With my taxi bill cosying up to Dolores and threatening to kick me out of my home, I decide to walk.
I should tell you where I’m going, I suppose. Or maybe why first. Or when. Or how.
Why? Because it’s in walking distance (see previous comment about taxi bill). And I’m getting the hang of getting about in San Francisco: don’t walk up a hill unless you have to.
When? Just before midday.
How? To the right. I’ve only ever turned left on leaving the Majestic so far.
I should have explored more. There’s an offie much closer on turning right. And more. Japantown.
Whenever I travel, I have you’re a fucking idiot Ronald moments. This is one. I could have eaten here rather in that spookily-empty Chinese.
I’m learning about the history of the city, as well as of my own stupidity. My hotel I know predates the earthquake and fire. Lots of the houses look Victorian. Then I find one with a date: 1878. Doesn’t look like the fire troubled this hill.
Almost forgot. Where am I going? Hippy central.
Having read the Fabulous Furry Freak Brothers as a small child, and the classic “Needle Sharing on the Haight” as a sociology student, I couldn’t drop in San Francisco without dropping by its old hippy heaven. And Toronado. A legendary boozer.
The sun is shining almost as much as the arse of my kecks. That’s a bad thing. Not a huge fan of hot and sticky. Unless it’s a barbecue sauce.
Drugs Free Zone? Confiscating pensioners’ prescriptions are they? What total shite is that? You may as well declare an Air Free Zone or Dirt Free Zone. Ain’t never going to happen.
Despite the uphill section at the end, the walk is quite fun. In a sweaty really wishing I could afford a taxi sort of way.
Not sure what I expected of Haight Street. Fat Freddy, probably. He was always my favourite. The sort of chav to suck down suds with in a dive bar.
I’m surprised by how small an dive-bary Toronado is. That’s a pleasant surprise. The barman, a sort of burned out old hippy, is convincingly surly in his service. I’m warming to this place already. This is my natural habitat, gut leaning on the bar, my mind freewheeling. Nothing to do but drink and watch and listen. I love pubs.
Now isn’t that a coincidence? There are several Moonlight beers in their extensive cask list. The owner, Brian Hunt, is a friend. And a shit-hot brewer. Whom I'll be meeting later. I start with one of his classics:
Moonlight Death and Taxes $4
Nearly black, tanish head. Just noticed they have two cask Moonlight beers. Damn. Oh well, I wanted to try this again, anyway. Slightly metallic, smoke coffee and toffee. Chocolate, too. This is nice. Fucking nice. Have a second pint nice.
Bum, bum, bum. I just filled my camera’s memory card. And I can’t work out how to delete images, old technophobe that I am.
God it’s cheap in here. Even cheaper than the prices on the menu. Must be some sort of happy hour because there’s a dollar off all the draughts. Cash only, mind you. Pay as you go. I do the leaving the change on the bar thing that I picked up when living in New York.
Time for another beer.
Moonlight Twist of Fate Bitter (cask) $4
Pretty dark for a Bitter. Just about in Dark Mild country. Fairly decent head and it’s in reasonable condition. I was a bit worried about that. Biscuity malt, a pleasant undertone of bitterness, carbonation as soft as a wimp’s handshake. Very drinkable.
Moonlight Bombay by Boat (cask) $4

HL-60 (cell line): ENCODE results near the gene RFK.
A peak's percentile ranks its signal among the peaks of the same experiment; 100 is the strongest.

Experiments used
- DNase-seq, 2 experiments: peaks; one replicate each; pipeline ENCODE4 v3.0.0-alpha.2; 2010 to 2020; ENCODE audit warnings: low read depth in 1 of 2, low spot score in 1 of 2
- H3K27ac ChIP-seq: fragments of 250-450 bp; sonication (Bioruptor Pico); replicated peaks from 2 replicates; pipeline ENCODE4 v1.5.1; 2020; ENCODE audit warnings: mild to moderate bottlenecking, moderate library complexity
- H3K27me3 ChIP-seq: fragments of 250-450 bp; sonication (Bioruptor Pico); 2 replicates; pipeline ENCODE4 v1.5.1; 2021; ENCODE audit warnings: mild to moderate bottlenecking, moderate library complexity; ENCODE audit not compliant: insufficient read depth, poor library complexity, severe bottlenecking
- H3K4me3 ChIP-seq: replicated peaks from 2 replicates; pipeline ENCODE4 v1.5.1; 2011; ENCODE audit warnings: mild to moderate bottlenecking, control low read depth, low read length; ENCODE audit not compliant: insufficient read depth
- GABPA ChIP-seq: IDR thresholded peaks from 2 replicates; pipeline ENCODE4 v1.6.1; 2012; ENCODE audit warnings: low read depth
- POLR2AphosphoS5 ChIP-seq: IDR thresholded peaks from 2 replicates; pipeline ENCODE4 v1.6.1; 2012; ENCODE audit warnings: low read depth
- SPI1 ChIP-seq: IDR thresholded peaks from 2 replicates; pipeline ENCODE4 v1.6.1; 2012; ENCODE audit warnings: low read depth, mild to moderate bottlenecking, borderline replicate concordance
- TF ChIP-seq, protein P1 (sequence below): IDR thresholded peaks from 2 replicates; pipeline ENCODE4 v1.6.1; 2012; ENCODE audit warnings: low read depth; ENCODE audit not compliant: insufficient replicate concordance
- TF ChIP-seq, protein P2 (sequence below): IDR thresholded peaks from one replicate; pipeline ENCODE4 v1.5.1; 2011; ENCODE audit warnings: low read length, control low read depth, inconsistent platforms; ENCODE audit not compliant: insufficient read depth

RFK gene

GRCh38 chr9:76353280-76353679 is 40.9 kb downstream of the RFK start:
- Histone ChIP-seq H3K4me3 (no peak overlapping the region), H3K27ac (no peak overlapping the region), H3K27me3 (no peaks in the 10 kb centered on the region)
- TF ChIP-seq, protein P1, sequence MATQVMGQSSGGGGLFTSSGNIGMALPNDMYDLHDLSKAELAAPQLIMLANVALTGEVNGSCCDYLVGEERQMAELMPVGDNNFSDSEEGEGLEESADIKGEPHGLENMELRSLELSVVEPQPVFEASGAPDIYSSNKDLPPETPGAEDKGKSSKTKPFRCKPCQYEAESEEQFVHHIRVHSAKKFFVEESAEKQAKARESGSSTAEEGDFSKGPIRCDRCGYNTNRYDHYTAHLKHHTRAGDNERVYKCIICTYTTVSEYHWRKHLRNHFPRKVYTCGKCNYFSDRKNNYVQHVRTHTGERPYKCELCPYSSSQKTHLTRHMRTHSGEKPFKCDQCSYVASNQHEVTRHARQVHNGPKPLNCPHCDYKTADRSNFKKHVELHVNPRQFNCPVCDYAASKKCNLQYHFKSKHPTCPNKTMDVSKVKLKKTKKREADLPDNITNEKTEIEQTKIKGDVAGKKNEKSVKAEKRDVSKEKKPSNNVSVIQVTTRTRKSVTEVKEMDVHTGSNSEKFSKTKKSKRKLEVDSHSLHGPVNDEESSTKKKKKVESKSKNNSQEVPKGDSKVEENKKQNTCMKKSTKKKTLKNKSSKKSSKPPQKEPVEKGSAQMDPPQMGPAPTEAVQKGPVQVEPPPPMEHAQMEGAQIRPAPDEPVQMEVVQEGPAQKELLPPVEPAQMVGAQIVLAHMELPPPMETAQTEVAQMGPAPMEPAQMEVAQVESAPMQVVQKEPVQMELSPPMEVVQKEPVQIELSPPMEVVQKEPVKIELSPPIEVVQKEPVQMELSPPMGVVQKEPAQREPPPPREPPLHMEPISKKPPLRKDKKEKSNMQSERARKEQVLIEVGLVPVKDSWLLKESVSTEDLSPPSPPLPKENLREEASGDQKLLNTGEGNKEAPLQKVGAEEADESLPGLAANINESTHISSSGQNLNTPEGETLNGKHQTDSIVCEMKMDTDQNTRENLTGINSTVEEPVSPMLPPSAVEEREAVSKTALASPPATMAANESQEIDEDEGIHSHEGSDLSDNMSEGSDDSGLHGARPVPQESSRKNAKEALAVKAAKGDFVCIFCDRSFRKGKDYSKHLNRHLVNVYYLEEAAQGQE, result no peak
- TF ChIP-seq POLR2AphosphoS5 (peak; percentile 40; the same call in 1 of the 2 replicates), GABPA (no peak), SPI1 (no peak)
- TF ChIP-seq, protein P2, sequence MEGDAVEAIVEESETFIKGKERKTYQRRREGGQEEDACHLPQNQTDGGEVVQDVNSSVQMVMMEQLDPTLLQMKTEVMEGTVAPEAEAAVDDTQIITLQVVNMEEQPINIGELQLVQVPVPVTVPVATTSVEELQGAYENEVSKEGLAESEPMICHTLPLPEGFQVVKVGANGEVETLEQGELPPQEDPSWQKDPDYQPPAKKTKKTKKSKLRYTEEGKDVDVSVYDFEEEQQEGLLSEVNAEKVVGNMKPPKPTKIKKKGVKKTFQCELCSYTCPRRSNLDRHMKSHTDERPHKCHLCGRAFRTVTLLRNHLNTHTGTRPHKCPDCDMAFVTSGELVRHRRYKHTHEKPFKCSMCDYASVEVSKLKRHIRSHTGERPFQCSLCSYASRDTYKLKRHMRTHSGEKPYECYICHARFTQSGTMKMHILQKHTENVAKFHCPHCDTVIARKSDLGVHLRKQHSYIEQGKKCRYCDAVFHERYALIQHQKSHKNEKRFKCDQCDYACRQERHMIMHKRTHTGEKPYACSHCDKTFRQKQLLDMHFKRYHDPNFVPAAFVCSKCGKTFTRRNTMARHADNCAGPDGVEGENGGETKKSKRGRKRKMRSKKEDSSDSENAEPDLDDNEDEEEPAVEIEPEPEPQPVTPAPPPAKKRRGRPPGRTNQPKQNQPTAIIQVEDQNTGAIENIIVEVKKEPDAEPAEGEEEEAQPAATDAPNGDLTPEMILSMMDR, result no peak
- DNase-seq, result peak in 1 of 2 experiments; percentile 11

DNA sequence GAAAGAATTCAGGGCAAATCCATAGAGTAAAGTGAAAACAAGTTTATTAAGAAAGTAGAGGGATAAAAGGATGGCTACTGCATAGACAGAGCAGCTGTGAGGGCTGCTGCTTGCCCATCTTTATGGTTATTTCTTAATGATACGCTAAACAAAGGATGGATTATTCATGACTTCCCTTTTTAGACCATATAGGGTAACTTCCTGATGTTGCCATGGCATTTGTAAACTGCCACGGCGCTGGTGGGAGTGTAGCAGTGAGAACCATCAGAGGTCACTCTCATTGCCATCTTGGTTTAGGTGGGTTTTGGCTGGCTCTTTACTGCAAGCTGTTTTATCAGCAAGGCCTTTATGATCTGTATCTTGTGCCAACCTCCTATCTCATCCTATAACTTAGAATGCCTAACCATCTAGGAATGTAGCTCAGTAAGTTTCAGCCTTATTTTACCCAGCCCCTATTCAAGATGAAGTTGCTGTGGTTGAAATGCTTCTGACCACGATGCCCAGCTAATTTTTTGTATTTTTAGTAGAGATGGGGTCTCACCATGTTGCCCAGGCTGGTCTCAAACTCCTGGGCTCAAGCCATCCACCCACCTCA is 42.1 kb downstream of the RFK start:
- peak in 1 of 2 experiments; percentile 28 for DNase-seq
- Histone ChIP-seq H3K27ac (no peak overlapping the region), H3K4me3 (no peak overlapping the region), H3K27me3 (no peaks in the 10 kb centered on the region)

Much paler than the last beer. More hoppy, unsurprisingly, similar carbonation soft as fresh puppy shit. Bit of citrus. Nice tasting bitterness again. Very nice. Again. Brian really can brew.
Pliny the Elder $5
Very pale yellow, fuck all head. I can smell it from here. Has than lemon washing up liquid thing going on. That is nice. Loads of hop flavour. I can see why people go so crazy over it.
It’s been a bit like a Brian tribute session – all his beers except Pliny. And that has a connection with him, too. It’s what he brought over for me last time he visited Amsterdam.
The barman is pretty cool in a Big Lebowski sort of way. Just asked him if they have Guinness American Lager. They don’t, so I’ve made do with another Pliny. That shows the power of advertising – I’ve seen TV ads for Guinness Lager.
I really like this place. The barman is starting to warm to me, even chatting a little. So different from the full-on trendiness of the Mikkeller Bar. And with much lower prices. 5$ for a US pint of Pliny – how reasonable is that?
I bravely return by foot. By a flatter route. I’m getting the hang of this San Francisco walking lark. In a boring, illogical European city, the streets would follow the contours of the land. And avoid unnecessary inclines.
Back in my room, I quickly unload images from camera card to flip flop. Want to do a bit of snapping tonight. I’ve a dinner date. With Brian Hunt. I couldn’t visit the Bay Area without seeing him. A cool bloke and talented brewer. As today has proved.
The traffic has him running a bit late. I don’t mind. The evening air is cool outside the hotel. And my mind can freewheel with no obligations other than having a good time.
Brian is as bearded, opinionated and fun as ever. We bumble back Haight-wards in his van. This time the venue is that Magnolia.
As I noticed yesterday, Magnolia is big on cask. Thinking about it, most of the places I’ve been to in the US in the last year or so have been. But perhaps that’s self-selecting. Brewers of English-style cask Ales are more likely to get in touch with me.
We sink a few pints, eat and chat. Mostly the latter, as I’m trying to keep my belly from resembling a hippo’s. And Brian has to drive home.
I pick up another couple of Racer 5s as a nightcap. To wash down my eye-closer Laphroaig. Sleep rushes towards me like a runaway train full of drunken soldiers.
Tomorrow I’ve an event with home brewers. Should be able to shift some books there, shouldn’t I?